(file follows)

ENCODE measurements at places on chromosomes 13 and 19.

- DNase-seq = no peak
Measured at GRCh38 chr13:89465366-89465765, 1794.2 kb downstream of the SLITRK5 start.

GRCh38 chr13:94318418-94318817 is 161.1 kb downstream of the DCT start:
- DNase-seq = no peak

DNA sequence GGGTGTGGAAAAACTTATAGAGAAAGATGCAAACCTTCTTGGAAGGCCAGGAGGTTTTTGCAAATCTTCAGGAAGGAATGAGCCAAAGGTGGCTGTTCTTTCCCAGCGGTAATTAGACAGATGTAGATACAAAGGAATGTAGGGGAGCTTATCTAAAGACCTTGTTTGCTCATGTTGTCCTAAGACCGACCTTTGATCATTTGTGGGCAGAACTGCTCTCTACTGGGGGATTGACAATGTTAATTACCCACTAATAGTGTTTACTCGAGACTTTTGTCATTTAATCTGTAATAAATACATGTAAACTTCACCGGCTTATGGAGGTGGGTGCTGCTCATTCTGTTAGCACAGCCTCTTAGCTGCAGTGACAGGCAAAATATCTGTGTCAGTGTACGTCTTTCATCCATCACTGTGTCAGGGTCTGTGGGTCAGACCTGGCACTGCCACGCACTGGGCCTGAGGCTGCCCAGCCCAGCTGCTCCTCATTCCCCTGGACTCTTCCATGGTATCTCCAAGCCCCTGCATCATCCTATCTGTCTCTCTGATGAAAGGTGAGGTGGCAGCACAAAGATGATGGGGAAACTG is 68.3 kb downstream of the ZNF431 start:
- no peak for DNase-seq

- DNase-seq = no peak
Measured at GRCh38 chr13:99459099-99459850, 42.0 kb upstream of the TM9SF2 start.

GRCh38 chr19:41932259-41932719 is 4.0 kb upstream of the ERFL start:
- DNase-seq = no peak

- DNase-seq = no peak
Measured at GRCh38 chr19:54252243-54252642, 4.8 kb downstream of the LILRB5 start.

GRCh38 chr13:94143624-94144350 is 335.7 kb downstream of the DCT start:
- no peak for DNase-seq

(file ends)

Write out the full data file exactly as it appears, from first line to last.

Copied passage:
ENCODE measurements at places on chromosomes 13 and 19.

- DNase-seq = no peak
Measured at GRCh38 chr13:89465366-89465765, 1794.2 kb downstream of the SLITRK5 start.

GRCh38 chr13:94318418-94318817 is 161.1 kb downstream of the DCT start:
- DNase-seq = no peak

DNA sequence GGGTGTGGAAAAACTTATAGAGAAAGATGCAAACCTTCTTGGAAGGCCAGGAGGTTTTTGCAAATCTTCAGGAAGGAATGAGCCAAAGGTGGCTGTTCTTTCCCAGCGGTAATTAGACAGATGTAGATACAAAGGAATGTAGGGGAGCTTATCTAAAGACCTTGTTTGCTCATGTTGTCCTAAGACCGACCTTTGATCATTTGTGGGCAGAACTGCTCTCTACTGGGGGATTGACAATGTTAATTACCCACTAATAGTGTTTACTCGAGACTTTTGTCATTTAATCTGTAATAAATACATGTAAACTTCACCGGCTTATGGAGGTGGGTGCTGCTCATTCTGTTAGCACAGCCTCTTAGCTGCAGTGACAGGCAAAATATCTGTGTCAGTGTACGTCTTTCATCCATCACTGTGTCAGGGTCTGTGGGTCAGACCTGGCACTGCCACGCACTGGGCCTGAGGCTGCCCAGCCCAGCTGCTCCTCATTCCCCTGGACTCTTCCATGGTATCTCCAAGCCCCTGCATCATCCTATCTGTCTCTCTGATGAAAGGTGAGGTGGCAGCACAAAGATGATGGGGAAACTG is 68.3 kb downstream of the ZNF431 start:
- no peak for DNase-seq

- DNase-seq = no peak
Measured at GRCh38 chr13:99459099-99459850, 42.0 kb upstream of the TM9SF2 start.

GRCh38 chr19:41932259-41932719 is 4.0 kb upstream of the ERFL start:
- DNase-seq = no peak

- DNase-seq = no peak
Measured at GRCh38 chr19:54252243-54252642, 4.8 kb downstream of the LILRB5 start.

GRCh38 chr13:94143624-94144350 is 335.7 kb downstream of the DCT start:
- no peak for DNase-seq